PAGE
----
In meat preservation salts are incorporated for its antimicrobial and flavour-enhancing effects. Certain salts were noticed to impart a particular flavour and colour to meat, perhaps due to impurities in the salt sourced from seawater or mines. One impurity of note was potassium nitrate, and due to its desirable safety and quality traits its use was encouraged in cured meats.
Nitrate from natural sources is converted to nitrite by bacteria with nitrate reductase enzymes, otherwise no cured meat characteristics will develop. The advantages of direct addition of nitrite however were demonstrated and these led to the direct addition of nitrite to meat products.
Nowadays the use of nitrite in cured meat products has been criticised for various reasons and therefore, traditionally cured products are to be made without conventional curing. Celery and leafy vegetables such as Swiss chard, spinach, broccoli, and lettuce are rich sources of nitrate and may serve as alternative sources of nitrate for meat curing. Celery has advantages over other vegetables by causing less off- flavours and colours.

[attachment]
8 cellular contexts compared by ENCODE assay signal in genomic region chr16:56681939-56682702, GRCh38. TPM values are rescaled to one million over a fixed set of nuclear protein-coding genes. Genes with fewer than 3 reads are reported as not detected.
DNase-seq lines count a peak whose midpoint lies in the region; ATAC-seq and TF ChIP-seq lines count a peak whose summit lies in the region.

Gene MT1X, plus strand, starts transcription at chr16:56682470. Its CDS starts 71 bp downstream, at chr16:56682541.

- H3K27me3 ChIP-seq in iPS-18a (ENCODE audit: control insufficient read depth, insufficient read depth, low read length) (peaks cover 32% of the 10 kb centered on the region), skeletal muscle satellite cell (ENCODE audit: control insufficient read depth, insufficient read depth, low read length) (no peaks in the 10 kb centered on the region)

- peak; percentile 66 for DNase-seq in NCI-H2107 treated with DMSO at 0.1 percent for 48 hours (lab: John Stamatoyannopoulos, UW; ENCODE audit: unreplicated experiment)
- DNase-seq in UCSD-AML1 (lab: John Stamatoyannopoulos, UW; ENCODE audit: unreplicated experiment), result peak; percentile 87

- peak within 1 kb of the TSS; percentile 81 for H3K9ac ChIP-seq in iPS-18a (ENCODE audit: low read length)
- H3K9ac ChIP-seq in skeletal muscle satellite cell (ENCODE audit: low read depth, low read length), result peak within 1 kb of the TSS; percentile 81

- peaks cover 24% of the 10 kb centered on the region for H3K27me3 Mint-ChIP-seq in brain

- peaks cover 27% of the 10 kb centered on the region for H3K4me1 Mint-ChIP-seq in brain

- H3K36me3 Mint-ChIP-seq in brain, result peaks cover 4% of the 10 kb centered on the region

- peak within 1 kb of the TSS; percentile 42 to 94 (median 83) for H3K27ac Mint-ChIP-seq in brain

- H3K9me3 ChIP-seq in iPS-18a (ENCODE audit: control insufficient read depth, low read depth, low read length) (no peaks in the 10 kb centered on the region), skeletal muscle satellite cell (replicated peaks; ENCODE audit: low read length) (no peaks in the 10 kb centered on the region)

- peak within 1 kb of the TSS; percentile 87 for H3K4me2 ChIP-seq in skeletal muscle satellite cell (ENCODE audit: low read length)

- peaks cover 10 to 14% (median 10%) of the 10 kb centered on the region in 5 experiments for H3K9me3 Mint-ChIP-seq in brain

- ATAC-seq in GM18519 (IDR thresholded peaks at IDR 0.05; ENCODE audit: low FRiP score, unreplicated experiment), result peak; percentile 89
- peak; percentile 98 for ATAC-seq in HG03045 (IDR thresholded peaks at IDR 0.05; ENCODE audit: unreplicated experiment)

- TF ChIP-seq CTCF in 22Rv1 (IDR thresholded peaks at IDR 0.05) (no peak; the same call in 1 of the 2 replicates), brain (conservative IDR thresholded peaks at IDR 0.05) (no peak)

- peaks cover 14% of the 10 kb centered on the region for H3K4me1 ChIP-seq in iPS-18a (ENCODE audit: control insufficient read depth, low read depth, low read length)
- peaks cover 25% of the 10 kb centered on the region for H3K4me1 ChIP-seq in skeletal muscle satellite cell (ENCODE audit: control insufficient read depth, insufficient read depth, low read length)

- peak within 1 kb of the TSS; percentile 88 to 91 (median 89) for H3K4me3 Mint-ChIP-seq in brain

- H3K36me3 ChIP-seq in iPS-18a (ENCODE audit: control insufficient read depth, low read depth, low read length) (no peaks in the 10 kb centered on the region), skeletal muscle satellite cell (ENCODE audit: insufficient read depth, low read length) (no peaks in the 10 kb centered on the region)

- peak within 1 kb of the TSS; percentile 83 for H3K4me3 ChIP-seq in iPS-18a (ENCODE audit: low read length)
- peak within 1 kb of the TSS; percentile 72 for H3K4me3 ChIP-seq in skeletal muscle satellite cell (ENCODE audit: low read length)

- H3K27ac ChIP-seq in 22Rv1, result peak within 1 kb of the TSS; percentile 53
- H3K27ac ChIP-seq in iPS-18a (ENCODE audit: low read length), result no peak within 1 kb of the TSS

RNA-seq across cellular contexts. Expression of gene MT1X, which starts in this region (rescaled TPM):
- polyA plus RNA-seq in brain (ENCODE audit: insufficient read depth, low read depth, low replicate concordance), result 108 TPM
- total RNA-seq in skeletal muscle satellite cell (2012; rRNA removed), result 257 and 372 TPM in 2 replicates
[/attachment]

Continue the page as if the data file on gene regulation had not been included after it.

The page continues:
As the nitrite concentration is critical and inclusion in formulas should be standardised, a pre-converted celery juice powder with fixed nitrite amounts was tested into formulas similar to those used for conventional curing. The physicochemical and sensory attributes of conventionally and alternatively cured deli-style turkey breast formulated with equivalent ingoing concentrations of sodium nitrite were examined. Deli-style turkey breast cured with pre-converted celery juice powder or sodium nitrite was manufactured with ingoing sodium nitrite concentrations or equivalent of 0 to 200 ppm. Initial levels of cured and total meat pigment, salt, and water activity were measured; colour, pH, and residual nitrite were measured between days 0-42 of storage.
Untrained panellists evaluated sensory traits. Less ingoing nitrite and increased storage resulted in less (P ≤ 0.05) residual nitrite in products. Sensory results showed that products made with 200 ppm nitrite from celery powder were less acceptable. Overall, products were similar for several traits, but the inclusion of ingoing nitrite from celery powder should be limited to 100 ppm nitrite (0.46% addition) for acceptable deli-style turkey breast.
A. L. Redfield and G. A. Sullivan, Poultry Science